So this book is, in my view, a particular form of literary construct – a prose-poem, not a realist novel. It reminds me strongly of Italo Calvino’s Invisble Cities, in which explorer Marco Polo gives accounts of the cities he has visited to Kublai Khan. Some argue (as I do in my radio play Marco Polo) that Marco Polo was a fantasist who never visited any of the cities he describes. And, playing with this idea, Calvino’s book is an evocation of imaginary places, rather than a realistic travelogue. Here is Marco writing about the city of Leandra:
Gods of two species protect the city of Leandra. Both are too tiny to be seen and too numerous to be counted. One species stands at the doors of houses, inside, next to the coat rack and the umbrella stand; in moves, they follow the families and install themselves in the new home at the consignement of the keys. The others stay in the kitchen…they belong to the house, and when the family that has lived there goes away, they remain with the new tenants.
Or there’s the spiderweb city of Octavia, in which the entire city is hung from hempen strands. Or another city where the citizens are constantly engaged in dialogue; the same dialogue will continue for centuries, because as each speaker dies a new citizen steps up to continue the dialogue.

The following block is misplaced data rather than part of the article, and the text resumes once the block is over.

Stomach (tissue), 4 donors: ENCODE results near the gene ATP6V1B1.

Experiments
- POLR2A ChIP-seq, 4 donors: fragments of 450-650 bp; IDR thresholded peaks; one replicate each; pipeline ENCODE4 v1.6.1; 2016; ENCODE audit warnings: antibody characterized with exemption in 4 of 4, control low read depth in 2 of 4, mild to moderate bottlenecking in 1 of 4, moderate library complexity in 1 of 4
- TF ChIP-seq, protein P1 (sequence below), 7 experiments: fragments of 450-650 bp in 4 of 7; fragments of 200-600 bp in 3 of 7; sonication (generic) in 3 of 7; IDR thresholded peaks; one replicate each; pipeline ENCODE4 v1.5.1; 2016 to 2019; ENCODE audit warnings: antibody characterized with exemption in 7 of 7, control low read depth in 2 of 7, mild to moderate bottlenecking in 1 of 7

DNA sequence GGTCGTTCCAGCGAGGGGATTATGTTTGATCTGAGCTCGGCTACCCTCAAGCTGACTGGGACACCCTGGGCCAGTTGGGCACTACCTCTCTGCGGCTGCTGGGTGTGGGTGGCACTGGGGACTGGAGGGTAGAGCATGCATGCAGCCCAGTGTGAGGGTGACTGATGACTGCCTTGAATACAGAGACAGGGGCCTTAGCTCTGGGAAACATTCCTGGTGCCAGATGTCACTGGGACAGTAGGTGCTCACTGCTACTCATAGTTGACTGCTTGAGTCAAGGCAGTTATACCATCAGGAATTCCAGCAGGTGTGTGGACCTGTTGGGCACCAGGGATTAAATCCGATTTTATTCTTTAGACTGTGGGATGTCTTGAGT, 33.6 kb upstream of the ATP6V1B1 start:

At one point, Kublai Khan complains to Marco: ‘Your cities do not exist. Perhaps they have never existed.’ But there’s no doubt that these imaginary cities exert a powerful hold over the reader; and this slim volume by Calvino has had a remarkable influence over many writers. I kept it by my side when I wrote Marco Polo; and now I come to look at it again, I realise how much I’ve been subconsciously influenced by Calvino in writing about the cities of Ketos.
And I have a strong hunch that Winterson knows this book, probably far far better than I do, and is consciously or unconsciously using it as the springboard for her imaginary worlds in The Stone Gods. Take this passage, where the crew swap stories about planets they have seen or heard about:
There’s a planet they call Medusa. It’s made of rock all right, but the rock has sharded and split so many times there’s nothing solid – just strands of rock, splintered out from the surface like thick strands of hair…
There’s a planet called Echo. It doesn’t exist. It’s like those ghost-ships at sea, the sails worn through and the deck empty…